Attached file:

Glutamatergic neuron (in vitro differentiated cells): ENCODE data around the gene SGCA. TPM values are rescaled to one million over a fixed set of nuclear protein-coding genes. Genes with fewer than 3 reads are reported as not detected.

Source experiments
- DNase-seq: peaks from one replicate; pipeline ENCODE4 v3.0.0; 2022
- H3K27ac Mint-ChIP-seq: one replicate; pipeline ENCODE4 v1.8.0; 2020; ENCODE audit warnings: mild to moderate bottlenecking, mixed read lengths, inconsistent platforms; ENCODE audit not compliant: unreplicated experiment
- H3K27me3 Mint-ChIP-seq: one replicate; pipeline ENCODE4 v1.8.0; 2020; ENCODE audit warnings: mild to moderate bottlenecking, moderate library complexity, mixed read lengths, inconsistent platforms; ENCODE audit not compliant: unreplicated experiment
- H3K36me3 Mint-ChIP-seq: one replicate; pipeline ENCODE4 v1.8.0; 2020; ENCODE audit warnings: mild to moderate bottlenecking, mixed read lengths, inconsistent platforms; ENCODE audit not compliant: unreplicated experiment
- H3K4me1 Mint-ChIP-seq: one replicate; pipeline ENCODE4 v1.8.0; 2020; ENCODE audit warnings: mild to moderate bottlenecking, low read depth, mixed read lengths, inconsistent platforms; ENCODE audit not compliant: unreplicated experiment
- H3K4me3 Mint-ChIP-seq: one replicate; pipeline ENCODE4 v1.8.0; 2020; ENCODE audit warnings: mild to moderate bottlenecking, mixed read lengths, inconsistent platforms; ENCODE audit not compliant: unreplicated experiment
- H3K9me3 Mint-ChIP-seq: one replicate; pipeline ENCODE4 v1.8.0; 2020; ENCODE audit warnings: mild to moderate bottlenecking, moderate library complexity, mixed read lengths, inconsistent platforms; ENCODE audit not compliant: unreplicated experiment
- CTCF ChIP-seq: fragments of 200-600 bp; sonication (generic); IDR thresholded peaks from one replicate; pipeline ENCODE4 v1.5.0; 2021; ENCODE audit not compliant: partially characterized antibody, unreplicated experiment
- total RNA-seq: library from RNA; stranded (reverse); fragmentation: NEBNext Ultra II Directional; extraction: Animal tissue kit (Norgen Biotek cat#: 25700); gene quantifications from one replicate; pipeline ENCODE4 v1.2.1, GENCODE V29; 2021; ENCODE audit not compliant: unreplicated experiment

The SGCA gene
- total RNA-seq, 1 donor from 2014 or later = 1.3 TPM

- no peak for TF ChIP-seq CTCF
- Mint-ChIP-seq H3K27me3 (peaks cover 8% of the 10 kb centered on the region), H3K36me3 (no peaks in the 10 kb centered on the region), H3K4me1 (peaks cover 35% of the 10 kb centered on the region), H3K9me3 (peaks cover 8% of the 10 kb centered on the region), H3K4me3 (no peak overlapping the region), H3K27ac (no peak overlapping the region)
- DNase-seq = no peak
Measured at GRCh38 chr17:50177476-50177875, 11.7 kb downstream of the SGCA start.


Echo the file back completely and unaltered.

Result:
Glutamatergic neuron (in vitro differentiated cells): ENCODE data around the gene SGCA. TPM values are rescaled to one million over a fixed set of nuclear protein-coding genes. Genes with fewer than 3 reads are reported as not detected.

Source experiments
- DNase-seq: peaks from one replicate; pipeline ENCODE4 v3.0.0; 2022
- H3K27ac Mint-ChIP-seq: one replicate; pipeline ENCODE4 v1.8.0; 2020; ENCODE audit warnings: mild to moderate bottlenecking, mixed read lengths, inconsistent platforms; ENCODE audit not compliant: unreplicated experiment
- H3K27me3 Mint-ChIP-seq: one replicate; pipeline ENCODE4 v1.8.0; 2020; ENCODE audit warnings: mild to moderate bottlenecking, moderate library complexity, mixed read lengths, inconsistent platforms; ENCODE audit not compliant: unreplicated experiment
- H3K36me3 Mint-ChIP-seq: one replicate; pipeline ENCODE4 v1.8.0; 2020; ENCODE audit warnings: mild to moderate bottlenecking, mixed read lengths, inconsistent platforms; ENCODE audit not compliant: unreplicated experiment
- H3K4me1 Mint-ChIP-seq: one replicate; pipeline ENCODE4 v1.8.0; 2020; ENCODE audit warnings: mild to moderate bottlenecking, low read depth, mixed read lengths, inconsistent platforms; ENCODE audit not compliant: unreplicated experiment
- H3K4me3 Mint-ChIP-seq: one replicate; pipeline ENCODE4 v1.8.0; 2020; ENCODE audit warnings: mild to moderate bottlenecking, mixed read lengths, inconsistent platforms; ENCODE audit not compliant: unreplicated experiment
- H3K9me3 Mint-ChIP-seq: one replicate; pipeline ENCODE4 v1.8.0; 2020; ENCODE audit warnings: mild to moderate bottlenecking, moderate library complexity, mixed read lengths, inconsistent platforms; ENCODE audit not compliant: unreplicated experiment
- CTCF ChIP-seq: fragments of 200-600 bp; sonication (generic); IDR thresholded peaks from one replicate; pipeline ENCODE4 v1.5.0; 2021; ENCODE audit not compliant: partially characterized antibody, unreplicated experiment
- total RNA-seq: library from RNA; stranded (reverse); fragmentation: NEBNext Ultra II Directional; extraction: Animal tissue kit (Norgen Biotek cat#: 25700); gene quantifications from one replicate; pipeline ENCODE4 v1.2.1, GENCODE V29; 2021; ENCODE audit not compliant: unreplicated experiment

The SGCA gene
- total RNA-seq, 1 donor from 2014 or later = 1.3 TPM

- no peak for TF ChIP-seq CTCF
- Mint-ChIP-seq H3K27me3 (peaks cover 8% of the 10 kb centered on the region), H3K36me3 (no peaks in the 10 kb centered on the region), H3K4me1 (peaks cover 35% of the 10 kb centered on the region), H3K9me3 (peaks cover 8% of the 10 kb centered on the region), H3K4me3 (no peak overlapping the region), H3K27ac (no peak overlapping the region)
- DNase-seq = no peak
Measured at GRCh38 chr17:50177476-50177875, 11.7 kb downstream of the SGCA start.